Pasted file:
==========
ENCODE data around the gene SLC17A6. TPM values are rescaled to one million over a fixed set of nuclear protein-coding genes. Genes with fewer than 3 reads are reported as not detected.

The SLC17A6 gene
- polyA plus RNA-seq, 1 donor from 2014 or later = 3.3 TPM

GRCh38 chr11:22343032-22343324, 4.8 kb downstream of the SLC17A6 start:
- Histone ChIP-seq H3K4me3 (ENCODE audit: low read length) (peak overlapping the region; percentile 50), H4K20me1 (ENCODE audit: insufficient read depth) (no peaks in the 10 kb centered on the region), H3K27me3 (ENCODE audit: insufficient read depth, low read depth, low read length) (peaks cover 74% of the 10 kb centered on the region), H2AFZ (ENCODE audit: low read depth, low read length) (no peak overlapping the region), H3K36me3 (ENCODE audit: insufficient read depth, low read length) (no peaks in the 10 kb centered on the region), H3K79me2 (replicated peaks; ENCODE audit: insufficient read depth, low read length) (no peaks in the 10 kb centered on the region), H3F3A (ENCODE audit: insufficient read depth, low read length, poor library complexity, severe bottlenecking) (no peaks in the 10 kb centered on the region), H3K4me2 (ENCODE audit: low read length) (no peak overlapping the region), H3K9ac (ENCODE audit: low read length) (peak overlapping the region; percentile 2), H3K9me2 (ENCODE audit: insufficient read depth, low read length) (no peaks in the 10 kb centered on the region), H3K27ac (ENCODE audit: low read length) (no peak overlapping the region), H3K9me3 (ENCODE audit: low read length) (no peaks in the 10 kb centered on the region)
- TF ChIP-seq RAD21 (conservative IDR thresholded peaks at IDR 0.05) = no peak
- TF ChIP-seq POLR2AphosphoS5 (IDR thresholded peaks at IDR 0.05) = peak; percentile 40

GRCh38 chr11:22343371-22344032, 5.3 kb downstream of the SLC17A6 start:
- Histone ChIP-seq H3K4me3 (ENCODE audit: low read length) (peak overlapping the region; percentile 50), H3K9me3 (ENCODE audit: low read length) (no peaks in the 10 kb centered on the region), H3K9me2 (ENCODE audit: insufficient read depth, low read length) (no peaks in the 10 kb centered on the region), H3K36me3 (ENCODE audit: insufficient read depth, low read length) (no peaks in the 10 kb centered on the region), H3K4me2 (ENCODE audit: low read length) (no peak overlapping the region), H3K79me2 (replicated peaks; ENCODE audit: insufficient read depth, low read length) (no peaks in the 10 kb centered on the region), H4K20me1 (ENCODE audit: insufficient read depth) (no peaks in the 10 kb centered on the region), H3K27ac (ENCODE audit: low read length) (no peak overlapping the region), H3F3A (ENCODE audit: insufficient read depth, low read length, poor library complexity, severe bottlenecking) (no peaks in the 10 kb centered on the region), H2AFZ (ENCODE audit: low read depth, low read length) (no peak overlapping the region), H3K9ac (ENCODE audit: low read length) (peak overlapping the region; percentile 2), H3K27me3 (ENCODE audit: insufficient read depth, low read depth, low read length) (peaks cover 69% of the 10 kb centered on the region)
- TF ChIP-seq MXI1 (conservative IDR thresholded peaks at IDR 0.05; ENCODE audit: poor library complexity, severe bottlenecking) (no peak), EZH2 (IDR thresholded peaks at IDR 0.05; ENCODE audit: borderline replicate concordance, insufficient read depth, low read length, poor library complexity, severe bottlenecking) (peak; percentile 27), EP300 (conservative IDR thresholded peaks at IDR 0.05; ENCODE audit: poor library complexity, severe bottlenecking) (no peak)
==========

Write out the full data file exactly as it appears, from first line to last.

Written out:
ENCODE data around the gene SLC17A6. TPM values are rescaled to one million over a fixed set of nuclear protein-coding genes. Genes with fewer than 3 reads are reported as not detected.

The SLC17A6 gene
- polyA plus RNA-seq, 1 donor from 2014 or later = 3.3 TPM

GRCh38 chr11:22343032-22343324, 4.8 kb downstream of the SLC17A6 start:
- Histone ChIP-seq H3K4me3 (ENCODE audit: low read length) (peak overlapping the region; percentile 50), H4K20me1 (ENCODE audit: insufficient read depth) (no peaks in the 10 kb centered on the region), H3K27me3 (ENCODE audit: insufficient read depth, low read depth, low read length) (peaks cover 74% of the 10 kb centered on the region), H2AFZ (ENCODE audit: low read depth, low read length) (no peak overlapping the region), H3K36me3 (ENCODE audit: insufficient read depth, low read length) (no peaks in the 10 kb centered on the region), H3K79me2 (replicated peaks; ENCODE audit: insufficient read depth, low read length) (no peaks in the 10 kb centered on the region), H3F3A (ENCODE audit: insufficient read depth, low read length, poor library complexity, severe bottlenecking) (no peaks in the 10 kb centered on the region), H3K4me2 (ENCODE audit: low read length) (no peak overlapping the region), H3K9ac (ENCODE audit: low read length) (peak overlapping the region; percentile 2), H3K9me2 (ENCODE audit: insufficient read depth, low read length) (no peaks in the 10 kb centered on the region), H3K27ac (ENCODE audit: low read length) (no peak overlapping the region), H3K9me3 (ENCODE audit: low read length) (no peaks in the 10 kb centered on the region)
- TF ChIP-seq RAD21 (conservative IDR thresholded peaks at IDR 0.05) = no peak
- TF ChIP-seq POLR2AphosphoS5 (IDR thresholded peaks at IDR 0.05) = peak; percentile 40

GRCh38 chr11:22343371-22344032, 5.3 kb downstream of the SLC17A6 start:
- Histone ChIP-seq H3K4me3 (ENCODE audit: low read length) (peak overlapping the region; percentile 50), H3K9me3 (ENCODE audit: low read length) (no peaks in the 10 kb centered on the region), H3K9me2 (ENCODE audit: insufficient read depth, low read length) (no peaks in the 10 kb centered on the region), H3K36me3 (ENCODE audit: insufficient read depth, low read length) (no peaks in the 10 kb centered on the region), H3K4me2 (ENCODE audit: low read length) (no peak overlapping the region), H3K79me2 (replicated peaks; ENCODE audit: insufficient read depth, low read length) (no peaks in the 10 kb centered on the region), H4K20me1 (ENCODE audit: insufficient read depth) (no peaks in the 10 kb centered on the region), H3K27ac (ENCODE audit: low read length) (no peak overlapping the region), H3F3A (ENCODE audit: insufficient read depth, low read length, poor library complexity, severe bottlenecking) (no peaks in the 10 kb centered on the region), H2AFZ (ENCODE audit: low read depth, low read length) (no peak overlapping the region), H3K9ac (ENCODE audit: low read length) (peak overlapping the region; percentile 2), H3K27me3 (ENCODE audit: insufficient read depth, low read depth, low read length) (peaks cover 69% of the 10 kb centered on the region)
- TF ChIP-seq MXI1 (conservative IDR thresholded peaks at IDR 0.05; ENCODE audit: poor library complexity, severe bottlenecking) (no peak), EZH2 (IDR thresholded peaks at IDR 0.05; ENCODE audit: borderline replicate concordance, insufficient read depth, low read length, poor library complexity, severe bottlenecking) (peak; percentile 27), EP300 (conservative IDR thresholded peaks at IDR 0.05; ENCODE audit: poor library complexity, severe bottlenecking) (no peak)